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Target Rates Proposed by Auckland Council - Will This Set a National Precedent?

Due to the protests of commercial accommodation providers, Auckland Council had a hearing on March 20, 2017, meeting with various affected parties regarding proposed targeted accommodation rates. These rates had been vilified as being unfair, inappropriate and inequitable.

The proposal for targeted accommodation rates have been due to Auckland Tourism Events and Economic Development (ATEED) plans to attempt to grow tourism in the area. Even though visitor spend is distributed across thousands of businesses in the area, accommodation providers were being asked to provide 100 percent of the cost of enhancing tourism.

Tourism Industry Aotearoa (TIA) noted that the proposal “would have massive unintended consequences for the city and must be dropped.” In addition, it stated that, “Visitors to Auckland spend $7.5 billion a year across a diverse range of services, including retail, hospitality, transport and activities. The commercial accommodation sector receives only 9 percent of that spend but is being asked to pay 100 percent of the targeted rate.”

The proposed targeted rate would affect approximately 3,100 landlords and property owners and will be based on the capital value of the building. It essentially means that accommodation businesses in the area would receive between a 150 to 300 percent rate increase year-on-year. For example, a small backpacking hotel is looking at an increased payment of $50,000 on top of rates that are already high at $30,000. For larger businesses, according to AccommodationNZ, this rate could rise up to $860,000 per year, with holiday parks seeing a $69,000 increase and suburban hotels seeing a $34,000 increase. Critics say few businesses can shoulder such a burden, and many would be forced to close, particularly those that are run by small husband-and-wife teams.

The rates could also discourage providers from opening up new hotels to deal with the current shortage of rooms. TIA estimates that Auckland would lose around $500 million in capital investment should the proposed targeted rate increase go ahead. This would be exacerbated by a significant reduction in the value of existing accommodation assets of up to $400 to $450 million.

Although accommodation providers are willing to pay a fair share, they are not willing to shoulder the entire burden of costs for relatively limited benefits. Many accommodation providers obtain a large proportion of their business through regular business customers, who are not affected by tourism. This means ATEED has limited impact on their model, other than by creating shortages of hotel rooms at peak times. Indeed, some accommodation providers have exclusive arrangements with the government to provide rooms, which makes them even less likely to benefit from the ATEED improvements.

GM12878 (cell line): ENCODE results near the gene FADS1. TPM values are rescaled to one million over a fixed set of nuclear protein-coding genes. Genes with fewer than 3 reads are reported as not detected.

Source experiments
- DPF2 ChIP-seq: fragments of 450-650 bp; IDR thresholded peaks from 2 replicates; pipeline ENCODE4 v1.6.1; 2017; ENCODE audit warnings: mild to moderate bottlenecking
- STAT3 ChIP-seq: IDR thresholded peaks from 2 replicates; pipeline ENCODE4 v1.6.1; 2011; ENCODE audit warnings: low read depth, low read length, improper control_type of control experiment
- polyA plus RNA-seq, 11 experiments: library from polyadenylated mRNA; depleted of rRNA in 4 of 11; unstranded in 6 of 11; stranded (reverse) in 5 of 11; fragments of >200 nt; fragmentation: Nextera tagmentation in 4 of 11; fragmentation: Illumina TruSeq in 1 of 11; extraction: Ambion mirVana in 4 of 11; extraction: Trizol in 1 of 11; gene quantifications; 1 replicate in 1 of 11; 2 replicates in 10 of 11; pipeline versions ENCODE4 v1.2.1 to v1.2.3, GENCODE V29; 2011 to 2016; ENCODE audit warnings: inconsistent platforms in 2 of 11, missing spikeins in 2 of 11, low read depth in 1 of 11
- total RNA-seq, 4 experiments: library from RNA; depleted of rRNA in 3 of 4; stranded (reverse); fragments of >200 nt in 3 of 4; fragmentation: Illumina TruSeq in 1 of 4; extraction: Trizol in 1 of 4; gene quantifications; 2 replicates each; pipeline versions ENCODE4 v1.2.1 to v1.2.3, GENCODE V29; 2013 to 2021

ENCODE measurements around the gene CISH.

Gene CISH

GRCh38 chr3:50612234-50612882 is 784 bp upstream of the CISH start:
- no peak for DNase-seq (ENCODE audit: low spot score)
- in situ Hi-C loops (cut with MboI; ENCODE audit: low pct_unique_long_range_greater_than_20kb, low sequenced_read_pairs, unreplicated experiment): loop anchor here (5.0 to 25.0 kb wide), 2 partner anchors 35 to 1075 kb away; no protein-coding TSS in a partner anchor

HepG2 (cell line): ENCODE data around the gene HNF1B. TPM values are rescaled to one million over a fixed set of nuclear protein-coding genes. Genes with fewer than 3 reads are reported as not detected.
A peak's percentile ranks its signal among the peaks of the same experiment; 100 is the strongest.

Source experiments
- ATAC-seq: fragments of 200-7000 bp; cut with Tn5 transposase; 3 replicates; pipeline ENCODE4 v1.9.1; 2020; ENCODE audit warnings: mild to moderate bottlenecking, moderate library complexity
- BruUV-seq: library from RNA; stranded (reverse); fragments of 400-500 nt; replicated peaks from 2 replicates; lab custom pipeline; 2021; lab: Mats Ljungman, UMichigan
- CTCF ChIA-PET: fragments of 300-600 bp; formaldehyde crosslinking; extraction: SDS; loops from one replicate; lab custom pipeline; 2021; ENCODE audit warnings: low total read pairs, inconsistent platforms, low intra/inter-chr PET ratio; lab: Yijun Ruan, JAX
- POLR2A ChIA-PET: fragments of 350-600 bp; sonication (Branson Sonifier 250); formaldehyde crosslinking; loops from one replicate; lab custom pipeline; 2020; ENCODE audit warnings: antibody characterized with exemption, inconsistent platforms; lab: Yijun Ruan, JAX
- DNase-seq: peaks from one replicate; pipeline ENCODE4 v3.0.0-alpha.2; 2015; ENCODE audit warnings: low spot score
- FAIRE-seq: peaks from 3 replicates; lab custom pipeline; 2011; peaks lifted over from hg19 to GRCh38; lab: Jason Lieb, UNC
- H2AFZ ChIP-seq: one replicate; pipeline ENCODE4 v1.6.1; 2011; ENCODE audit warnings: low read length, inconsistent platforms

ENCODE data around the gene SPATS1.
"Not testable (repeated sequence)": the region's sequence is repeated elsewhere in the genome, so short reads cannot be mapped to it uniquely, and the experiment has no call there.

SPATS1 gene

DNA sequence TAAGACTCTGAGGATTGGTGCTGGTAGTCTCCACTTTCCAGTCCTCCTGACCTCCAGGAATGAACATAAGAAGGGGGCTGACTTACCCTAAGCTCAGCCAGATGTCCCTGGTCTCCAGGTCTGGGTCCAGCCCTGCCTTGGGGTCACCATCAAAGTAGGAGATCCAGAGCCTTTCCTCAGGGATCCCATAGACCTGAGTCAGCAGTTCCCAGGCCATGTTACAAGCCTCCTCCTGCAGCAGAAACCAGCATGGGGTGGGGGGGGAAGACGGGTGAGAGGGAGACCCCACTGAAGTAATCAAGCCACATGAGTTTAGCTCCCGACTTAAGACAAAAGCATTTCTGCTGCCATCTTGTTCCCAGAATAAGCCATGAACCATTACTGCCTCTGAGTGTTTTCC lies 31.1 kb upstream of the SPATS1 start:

Rachael Shadbolt, the general manager of accommodation, partnerships and communication at AccommodationNZ, noted the potential impact on other councils: “The commercial accommodation sector nationwide is watching this with interest. They know this is the thin edge of the wedge. If Auckland Council decides to implement the targeted rate, it would give a mandate for other councils to do the same.” Shadbolt also noted that there were multiple other ways to raise the $28 million without unduly targeting local accommodation businesses.

Discussions are ongoing between the tourism sector and Auckland Council as to how the proposed changes would actually affect the tourism sector. Key to the discussion is getting across to councillors that the proposed rate is not a bed tax or a visitor’s tax. Instead, it’s a straight-out rate hike that affects one sector.

This proposed targeted rate increase has significant ramifications throughout the entire accommodation sector in New Zealand. Should such a rate be announced in June 2017, it’s clear that the accommodation sector will experience a significant increase in costs across the Auckland area. It could also mean that other councils start looking at raising funds through targeted rate increases, raising the prices of accommodation throughout New Zealand. Increased prices are much less attractive to tourists and ironically negate any benefit raised from the target rate increase.


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